Miccosukee tribe

Lawsuit: Former Miccosukee chief stole millions from tribe

 

In a federal suit, the Miccosukee Tribe accused its former chairman and others of orchestrating a web of theft, embezzlement and fraud.

 
Former Miccosukee Tribal Chairman Billy Cypress
Former Miccosukee Tribal Chairman Billy Cypress
PATRICK FARRELL / MIAMI HERALD STAFF

jweaver@MiamiHerald.com

The Miccosukee Tribe has turned against its former chairman with a vengeance, accusing Billy Cypress in a new lawsuit of stealing $26 million from the tribe to spend on numerous gambling trips, shopping sprees, real-estate investments and luxury cars.

Cypress, who was voted out as chairman in late 2009, is accused of conspiring with two former Miccosukee financial officers, two former U.S. attorneys and a Miami brokerage firm to keep the tribe in the dark about his alleged “criminal enterprise.”

“Consequently, the Miccosukee Tribe and the Miccosukee people were unable to discover this massive web of financial theft, embezzlement and fraud until 2010,” the federal racketeering suit claims.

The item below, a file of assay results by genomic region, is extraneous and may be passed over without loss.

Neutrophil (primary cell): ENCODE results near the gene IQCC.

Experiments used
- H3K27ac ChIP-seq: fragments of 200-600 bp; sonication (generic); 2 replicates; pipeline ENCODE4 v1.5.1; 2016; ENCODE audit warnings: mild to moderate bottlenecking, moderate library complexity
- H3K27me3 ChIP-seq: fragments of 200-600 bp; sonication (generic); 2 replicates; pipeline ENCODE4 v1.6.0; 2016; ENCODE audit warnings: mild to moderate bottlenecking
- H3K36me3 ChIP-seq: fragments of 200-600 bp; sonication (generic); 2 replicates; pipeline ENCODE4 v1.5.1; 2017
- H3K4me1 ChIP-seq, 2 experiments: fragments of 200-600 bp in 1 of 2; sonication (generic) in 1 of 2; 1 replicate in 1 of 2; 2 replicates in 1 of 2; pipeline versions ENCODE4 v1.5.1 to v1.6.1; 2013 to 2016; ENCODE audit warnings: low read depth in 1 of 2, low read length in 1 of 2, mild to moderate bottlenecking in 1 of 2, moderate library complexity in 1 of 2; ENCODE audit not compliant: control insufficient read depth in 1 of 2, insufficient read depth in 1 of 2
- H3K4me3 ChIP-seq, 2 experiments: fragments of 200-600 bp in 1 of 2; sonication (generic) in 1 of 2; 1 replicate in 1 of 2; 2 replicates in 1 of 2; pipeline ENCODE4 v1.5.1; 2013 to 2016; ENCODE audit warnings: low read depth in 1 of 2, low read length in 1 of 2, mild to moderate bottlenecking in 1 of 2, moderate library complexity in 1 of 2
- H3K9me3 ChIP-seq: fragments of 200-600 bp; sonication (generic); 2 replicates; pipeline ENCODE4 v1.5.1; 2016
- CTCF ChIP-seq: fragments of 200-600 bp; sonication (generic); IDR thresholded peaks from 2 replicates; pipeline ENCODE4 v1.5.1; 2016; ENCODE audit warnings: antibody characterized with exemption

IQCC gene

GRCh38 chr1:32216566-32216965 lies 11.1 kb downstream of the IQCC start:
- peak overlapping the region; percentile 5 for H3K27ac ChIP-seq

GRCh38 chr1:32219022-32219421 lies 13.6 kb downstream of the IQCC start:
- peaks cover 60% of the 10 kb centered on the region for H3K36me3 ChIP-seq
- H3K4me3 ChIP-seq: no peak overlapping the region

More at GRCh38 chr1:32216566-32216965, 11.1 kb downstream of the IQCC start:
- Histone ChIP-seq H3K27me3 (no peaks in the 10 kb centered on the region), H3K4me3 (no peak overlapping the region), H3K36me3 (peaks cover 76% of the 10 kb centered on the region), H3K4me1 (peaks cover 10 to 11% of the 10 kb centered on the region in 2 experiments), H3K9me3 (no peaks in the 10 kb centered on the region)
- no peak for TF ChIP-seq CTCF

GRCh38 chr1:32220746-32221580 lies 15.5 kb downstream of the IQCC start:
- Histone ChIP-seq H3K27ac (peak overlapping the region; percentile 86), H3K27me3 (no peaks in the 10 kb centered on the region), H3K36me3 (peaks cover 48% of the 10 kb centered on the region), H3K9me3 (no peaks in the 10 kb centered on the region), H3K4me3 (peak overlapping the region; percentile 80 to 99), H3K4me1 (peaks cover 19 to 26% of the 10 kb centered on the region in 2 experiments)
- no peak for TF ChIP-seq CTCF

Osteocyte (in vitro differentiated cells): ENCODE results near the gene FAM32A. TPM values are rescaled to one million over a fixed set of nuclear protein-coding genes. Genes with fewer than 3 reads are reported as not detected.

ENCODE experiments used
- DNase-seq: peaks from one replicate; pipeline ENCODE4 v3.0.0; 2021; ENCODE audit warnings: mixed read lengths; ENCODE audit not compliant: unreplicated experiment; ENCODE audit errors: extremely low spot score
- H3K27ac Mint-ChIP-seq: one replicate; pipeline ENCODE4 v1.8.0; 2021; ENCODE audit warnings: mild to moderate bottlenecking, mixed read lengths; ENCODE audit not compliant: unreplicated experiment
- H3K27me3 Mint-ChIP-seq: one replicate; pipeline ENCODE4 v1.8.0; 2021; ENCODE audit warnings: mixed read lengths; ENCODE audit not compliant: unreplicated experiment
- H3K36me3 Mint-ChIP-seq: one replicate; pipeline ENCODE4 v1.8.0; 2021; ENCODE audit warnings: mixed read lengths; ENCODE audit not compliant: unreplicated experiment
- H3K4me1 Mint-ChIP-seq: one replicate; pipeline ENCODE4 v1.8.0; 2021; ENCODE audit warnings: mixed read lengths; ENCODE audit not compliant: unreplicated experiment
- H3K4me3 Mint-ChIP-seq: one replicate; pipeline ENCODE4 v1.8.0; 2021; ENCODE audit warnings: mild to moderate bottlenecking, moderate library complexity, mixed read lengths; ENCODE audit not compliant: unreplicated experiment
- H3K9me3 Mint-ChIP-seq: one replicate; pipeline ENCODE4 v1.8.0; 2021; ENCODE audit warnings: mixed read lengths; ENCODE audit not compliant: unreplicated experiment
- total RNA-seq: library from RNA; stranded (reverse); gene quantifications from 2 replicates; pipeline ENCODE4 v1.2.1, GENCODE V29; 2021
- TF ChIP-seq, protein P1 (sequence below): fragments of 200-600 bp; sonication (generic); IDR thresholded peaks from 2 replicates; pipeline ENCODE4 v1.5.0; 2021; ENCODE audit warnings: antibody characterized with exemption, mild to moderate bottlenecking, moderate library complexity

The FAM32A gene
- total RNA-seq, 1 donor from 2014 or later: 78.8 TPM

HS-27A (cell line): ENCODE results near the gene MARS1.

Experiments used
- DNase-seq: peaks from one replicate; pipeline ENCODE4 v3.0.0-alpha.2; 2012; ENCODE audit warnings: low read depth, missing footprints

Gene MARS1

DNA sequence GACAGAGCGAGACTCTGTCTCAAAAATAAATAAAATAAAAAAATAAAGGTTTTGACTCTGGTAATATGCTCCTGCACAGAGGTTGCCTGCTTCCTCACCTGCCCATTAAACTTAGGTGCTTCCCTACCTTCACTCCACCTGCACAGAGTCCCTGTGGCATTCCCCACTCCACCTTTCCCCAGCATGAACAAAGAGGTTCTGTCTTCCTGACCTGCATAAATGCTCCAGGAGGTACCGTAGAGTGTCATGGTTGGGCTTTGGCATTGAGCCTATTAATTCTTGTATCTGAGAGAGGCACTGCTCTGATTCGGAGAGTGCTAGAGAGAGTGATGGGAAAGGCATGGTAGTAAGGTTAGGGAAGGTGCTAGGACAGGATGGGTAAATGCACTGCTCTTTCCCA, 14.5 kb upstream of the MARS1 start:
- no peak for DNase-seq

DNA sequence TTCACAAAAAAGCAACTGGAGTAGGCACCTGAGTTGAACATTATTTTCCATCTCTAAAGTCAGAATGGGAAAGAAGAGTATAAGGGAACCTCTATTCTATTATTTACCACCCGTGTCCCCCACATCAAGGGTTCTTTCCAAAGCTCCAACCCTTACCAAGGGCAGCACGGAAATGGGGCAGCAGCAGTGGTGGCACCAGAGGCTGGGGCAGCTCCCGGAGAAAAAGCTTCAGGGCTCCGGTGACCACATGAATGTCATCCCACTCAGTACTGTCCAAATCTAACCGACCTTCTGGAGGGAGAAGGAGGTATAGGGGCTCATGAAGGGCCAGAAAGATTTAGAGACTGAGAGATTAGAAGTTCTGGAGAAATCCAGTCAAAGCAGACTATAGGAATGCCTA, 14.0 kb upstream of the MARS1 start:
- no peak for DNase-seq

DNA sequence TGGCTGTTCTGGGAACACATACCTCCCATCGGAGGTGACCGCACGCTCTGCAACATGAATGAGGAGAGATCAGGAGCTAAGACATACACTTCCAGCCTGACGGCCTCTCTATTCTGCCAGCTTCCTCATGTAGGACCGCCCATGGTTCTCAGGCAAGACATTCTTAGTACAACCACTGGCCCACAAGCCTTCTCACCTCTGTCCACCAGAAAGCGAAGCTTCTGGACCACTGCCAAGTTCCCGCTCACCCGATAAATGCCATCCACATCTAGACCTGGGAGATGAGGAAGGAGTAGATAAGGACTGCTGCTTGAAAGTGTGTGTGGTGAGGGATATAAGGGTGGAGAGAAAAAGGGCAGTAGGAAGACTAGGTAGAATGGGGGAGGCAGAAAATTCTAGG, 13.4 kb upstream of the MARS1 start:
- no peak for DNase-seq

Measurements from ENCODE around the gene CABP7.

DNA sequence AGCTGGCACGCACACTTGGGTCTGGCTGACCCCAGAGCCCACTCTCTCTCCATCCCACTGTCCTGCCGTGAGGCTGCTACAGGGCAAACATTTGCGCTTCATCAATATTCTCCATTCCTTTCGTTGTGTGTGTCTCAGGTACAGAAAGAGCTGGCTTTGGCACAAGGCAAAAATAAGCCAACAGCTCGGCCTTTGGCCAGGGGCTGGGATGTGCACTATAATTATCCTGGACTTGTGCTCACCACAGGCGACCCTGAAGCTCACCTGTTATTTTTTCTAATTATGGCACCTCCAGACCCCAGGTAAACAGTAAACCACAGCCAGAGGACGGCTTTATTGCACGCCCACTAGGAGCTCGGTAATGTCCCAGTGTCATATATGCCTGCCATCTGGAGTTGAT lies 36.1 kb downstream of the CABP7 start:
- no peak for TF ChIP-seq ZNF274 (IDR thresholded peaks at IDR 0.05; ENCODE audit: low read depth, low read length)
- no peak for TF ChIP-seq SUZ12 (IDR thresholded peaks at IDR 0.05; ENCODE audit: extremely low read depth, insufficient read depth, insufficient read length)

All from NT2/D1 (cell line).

The West Miami-Dade tribe’s airing of its own dirty laundry, especially in light of a separate Internal Revenue Service civil probe of its in-house gambling distributions to Cypress and some 600 other Miccosukee members, is unprecedented.

The suit, filed in Miami federal court over the weekend, details a total of $11.5 million in ATM withdrawals by Cypress at casinos in Las Vegas and elsewhere, along with an additional $4 million in American Express charges for jewelry, restaurants and other expenses, between 2006 and 2009. Cypress also acquired nearly a dozen properties and residences, from Miami-Dade to Panama City Beach, worth a total of $4 million.

For decades, the Miccosukee Tribe has kept its own business to itself, asserting its sovereign authority in countless civil and criminal legal cases, from Everglades environmental disputes to DUI-manslaughter prosecutions. But the ouster of Cypress, who was replaced by Colley Billie during a severe recession, has led to an era of fierce political infighting among the Miccosukee leadership in the public arena.

In the suit, the Miccosukee Tribe has portrayed Cypress, who served as chairman from 1987 to 2009, as a serial “thief” provided “protection” by a coterie of exorbitantly paid professionals who never alerted other tribal members about his “misappropriations.”